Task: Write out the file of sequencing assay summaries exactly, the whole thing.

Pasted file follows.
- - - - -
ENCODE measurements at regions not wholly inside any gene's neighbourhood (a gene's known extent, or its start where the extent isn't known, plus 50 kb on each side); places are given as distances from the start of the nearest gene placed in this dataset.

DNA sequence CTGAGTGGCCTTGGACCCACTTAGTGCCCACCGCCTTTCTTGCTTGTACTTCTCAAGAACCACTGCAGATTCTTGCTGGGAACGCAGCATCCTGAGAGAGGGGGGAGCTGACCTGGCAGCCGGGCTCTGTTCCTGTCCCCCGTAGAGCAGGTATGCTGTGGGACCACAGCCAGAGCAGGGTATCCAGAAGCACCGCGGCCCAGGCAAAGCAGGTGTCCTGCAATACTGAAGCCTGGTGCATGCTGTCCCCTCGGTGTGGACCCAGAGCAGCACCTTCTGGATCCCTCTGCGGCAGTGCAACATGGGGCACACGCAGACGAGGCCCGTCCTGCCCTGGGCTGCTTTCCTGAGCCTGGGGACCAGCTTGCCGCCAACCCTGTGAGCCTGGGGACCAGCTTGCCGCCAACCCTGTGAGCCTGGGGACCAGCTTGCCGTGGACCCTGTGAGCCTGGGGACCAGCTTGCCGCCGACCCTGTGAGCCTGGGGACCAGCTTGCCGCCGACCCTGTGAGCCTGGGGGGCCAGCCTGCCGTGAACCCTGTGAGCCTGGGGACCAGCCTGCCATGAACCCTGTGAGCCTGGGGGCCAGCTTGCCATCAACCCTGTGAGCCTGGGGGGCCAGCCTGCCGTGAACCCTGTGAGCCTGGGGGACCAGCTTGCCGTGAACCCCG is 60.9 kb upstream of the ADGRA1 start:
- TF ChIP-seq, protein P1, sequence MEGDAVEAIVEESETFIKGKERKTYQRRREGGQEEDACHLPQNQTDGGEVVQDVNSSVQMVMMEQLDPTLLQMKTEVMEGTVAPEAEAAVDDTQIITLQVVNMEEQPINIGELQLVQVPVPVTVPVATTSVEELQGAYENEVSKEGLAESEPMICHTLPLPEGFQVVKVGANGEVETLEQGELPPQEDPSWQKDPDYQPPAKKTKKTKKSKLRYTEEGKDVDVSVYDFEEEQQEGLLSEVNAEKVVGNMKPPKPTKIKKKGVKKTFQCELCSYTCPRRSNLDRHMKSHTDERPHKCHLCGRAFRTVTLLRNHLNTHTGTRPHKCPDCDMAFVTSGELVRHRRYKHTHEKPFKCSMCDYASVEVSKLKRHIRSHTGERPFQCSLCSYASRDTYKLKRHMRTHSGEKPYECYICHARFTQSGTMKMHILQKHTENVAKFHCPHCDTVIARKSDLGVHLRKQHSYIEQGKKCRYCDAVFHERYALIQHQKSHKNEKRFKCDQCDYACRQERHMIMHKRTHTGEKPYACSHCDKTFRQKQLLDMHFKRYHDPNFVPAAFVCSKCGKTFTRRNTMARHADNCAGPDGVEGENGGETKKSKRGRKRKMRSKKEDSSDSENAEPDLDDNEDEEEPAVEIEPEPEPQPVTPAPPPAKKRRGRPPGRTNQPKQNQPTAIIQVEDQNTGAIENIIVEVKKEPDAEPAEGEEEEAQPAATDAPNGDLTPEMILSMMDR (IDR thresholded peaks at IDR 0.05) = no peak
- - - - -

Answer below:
ENCODE measurements at regions not wholly inside any gene's neighbourhood (a gene's known extent, or its start where the extent isn't known, plus 50 kb on each side); places are given as distances from the start of the nearest gene placed in this dataset.

DNA sequence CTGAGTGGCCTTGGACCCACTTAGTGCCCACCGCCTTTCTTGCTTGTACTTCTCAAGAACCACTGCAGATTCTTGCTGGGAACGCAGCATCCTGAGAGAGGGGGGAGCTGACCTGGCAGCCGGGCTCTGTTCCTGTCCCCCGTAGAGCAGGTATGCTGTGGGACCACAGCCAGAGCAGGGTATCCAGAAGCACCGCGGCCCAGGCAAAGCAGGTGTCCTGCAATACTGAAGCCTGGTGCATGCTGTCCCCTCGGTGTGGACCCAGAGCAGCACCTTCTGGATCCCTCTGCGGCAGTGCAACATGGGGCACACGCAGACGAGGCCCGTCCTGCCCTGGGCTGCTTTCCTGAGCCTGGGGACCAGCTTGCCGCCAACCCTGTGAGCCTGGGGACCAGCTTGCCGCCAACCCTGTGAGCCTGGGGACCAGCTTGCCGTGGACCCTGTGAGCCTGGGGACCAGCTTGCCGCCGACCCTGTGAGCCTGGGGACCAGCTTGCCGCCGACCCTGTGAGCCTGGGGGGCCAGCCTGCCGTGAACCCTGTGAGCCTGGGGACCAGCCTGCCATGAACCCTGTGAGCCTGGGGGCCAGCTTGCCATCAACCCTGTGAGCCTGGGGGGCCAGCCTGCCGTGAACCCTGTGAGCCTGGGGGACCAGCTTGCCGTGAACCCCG is 60.9 kb upstream of the ADGRA1 start:
- TF ChIP-seq, protein P1, sequence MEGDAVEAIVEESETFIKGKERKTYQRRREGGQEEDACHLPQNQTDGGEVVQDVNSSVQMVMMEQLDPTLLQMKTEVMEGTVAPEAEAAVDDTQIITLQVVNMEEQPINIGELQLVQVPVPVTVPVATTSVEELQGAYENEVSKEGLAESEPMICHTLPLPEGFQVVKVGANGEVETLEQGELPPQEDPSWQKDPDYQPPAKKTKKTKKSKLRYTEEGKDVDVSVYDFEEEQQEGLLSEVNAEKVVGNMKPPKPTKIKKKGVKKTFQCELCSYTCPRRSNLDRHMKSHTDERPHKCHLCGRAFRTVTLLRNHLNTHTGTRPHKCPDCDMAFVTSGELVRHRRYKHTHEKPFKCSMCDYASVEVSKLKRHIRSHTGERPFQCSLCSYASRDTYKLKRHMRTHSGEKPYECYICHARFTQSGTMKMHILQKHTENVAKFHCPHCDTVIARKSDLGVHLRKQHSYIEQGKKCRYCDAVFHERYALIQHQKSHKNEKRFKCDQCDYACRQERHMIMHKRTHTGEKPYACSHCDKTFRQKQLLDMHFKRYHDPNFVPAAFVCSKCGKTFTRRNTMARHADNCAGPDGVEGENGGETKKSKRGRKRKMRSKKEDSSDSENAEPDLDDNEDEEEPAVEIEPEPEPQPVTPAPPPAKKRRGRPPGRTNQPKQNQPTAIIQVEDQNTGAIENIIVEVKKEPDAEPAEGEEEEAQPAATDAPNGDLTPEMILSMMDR (IDR thresholded peaks at IDR 0.05) = no peak